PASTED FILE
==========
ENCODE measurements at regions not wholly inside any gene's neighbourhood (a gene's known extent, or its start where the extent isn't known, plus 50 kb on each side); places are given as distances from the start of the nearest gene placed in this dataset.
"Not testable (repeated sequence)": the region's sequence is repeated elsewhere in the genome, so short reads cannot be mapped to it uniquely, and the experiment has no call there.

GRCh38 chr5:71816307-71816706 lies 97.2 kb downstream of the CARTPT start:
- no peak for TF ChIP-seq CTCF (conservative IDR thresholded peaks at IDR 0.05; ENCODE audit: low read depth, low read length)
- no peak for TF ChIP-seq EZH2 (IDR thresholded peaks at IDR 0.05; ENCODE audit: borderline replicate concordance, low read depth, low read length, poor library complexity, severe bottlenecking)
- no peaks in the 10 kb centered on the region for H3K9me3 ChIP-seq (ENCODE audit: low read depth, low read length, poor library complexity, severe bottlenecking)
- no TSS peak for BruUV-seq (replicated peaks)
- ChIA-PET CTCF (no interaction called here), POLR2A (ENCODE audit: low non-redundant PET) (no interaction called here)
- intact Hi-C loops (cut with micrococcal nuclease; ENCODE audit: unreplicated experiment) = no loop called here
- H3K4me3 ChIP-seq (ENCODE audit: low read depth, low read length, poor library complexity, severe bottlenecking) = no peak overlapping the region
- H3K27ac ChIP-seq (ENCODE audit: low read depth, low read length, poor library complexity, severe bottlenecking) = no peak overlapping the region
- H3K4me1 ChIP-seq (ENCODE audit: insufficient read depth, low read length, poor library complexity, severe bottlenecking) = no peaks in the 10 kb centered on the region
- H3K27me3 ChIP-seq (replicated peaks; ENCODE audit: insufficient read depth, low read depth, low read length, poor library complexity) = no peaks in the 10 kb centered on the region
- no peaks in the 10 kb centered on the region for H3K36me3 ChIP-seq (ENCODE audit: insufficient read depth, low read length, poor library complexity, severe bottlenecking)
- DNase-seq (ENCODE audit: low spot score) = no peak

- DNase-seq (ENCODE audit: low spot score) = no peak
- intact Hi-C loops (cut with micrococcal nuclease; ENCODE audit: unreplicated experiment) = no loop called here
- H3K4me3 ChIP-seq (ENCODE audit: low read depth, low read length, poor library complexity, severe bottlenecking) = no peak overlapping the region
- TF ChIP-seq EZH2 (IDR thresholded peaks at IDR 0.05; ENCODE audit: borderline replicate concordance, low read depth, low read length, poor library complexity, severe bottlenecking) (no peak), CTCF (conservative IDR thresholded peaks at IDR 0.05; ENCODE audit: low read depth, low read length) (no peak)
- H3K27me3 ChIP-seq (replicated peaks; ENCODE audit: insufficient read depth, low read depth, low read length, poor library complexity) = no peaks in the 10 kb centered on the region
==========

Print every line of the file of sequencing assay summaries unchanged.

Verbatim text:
ENCODE measurements at regions not wholly inside any gene's neighbourhood (a gene's known extent, or its start where the extent isn't known, plus 50 kb on each side); places are given as distances from the start of the nearest gene placed in this dataset.
"Not testable (repeated sequence)": the region's sequence is repeated elsewhere in the genome, so short reads cannot be mapped to it uniquely, and the experiment has no call there.

GRCh38 chr5:71816307-71816706 lies 97.2 kb downstream of the CARTPT start:
- no peak for TF ChIP-seq CTCF (conservative IDR thresholded peaks at IDR 0.05; ENCODE audit: low read depth, low read length)
- no peak for TF ChIP-seq EZH2 (IDR thresholded peaks at IDR 0.05; ENCODE audit: borderline replicate concordance, low read depth, low read length, poor library complexity, severe bottlenecking)
- no peaks in the 10 kb centered on the region for H3K9me3 ChIP-seq (ENCODE audit: low read depth, low read length, poor library complexity, severe bottlenecking)
- no TSS peak for BruUV-seq (replicated peaks)
- ChIA-PET CTCF (no interaction called here), POLR2A (ENCODE audit: low non-redundant PET) (no interaction called here)
- intact Hi-C loops (cut with micrococcal nuclease; ENCODE audit: unreplicated experiment) = no loop called here
- H3K4me3 ChIP-seq (ENCODE audit: low read depth, low read length, poor library complexity, severe bottlenecking) = no peak overlapping the region
- H3K27ac ChIP-seq (ENCODE audit: low read depth, low read length, poor library complexity, severe bottlenecking) = no peak overlapping the region
- H3K4me1 ChIP-seq (ENCODE audit: insufficient read depth, low read length, poor library complexity, severe bottlenecking) = no peaks in the 10 kb centered on the region
- H3K27me3 ChIP-seq (replicated peaks; ENCODE audit: insufficient read depth, low read depth, low read length, poor library complexity) = no peaks in the 10 kb centered on the region
- no peaks in the 10 kb centered on the region for H3K36me3 ChIP-seq (ENCODE audit: insufficient read depth, low read length, poor library complexity, severe bottlenecking)
- DNase-seq (ENCODE audit: low spot score) = no peak

- DNase-seq (ENCODE audit: low spot score) = no peak
- intact Hi-C loops (cut with micrococcal nuclease; ENCODE audit: unreplicated experiment) = no loop called here
- H3K4me3 ChIP-seq (ENCODE audit: low read depth, low read length, poor library complexity, severe bottlenecking) = no peak overlapping the region
- TF ChIP-seq EZH2 (IDR thresholded peaks at IDR 0.05; ENCODE audit: borderline replicate concordance, low read depth, low read length, poor library complexity, severe bottlenecking) (no peak), CTCF (conservative IDR thresholded peaks at IDR 0.05; ENCODE audit: low read depth, low read length) (no peak)
- H3K27me3 ChIP-seq (replicated peaks; ENCODE audit: insufficient read depth, low read depth, low read length, poor library complexity) = no peaks in the 10 kb centered on the region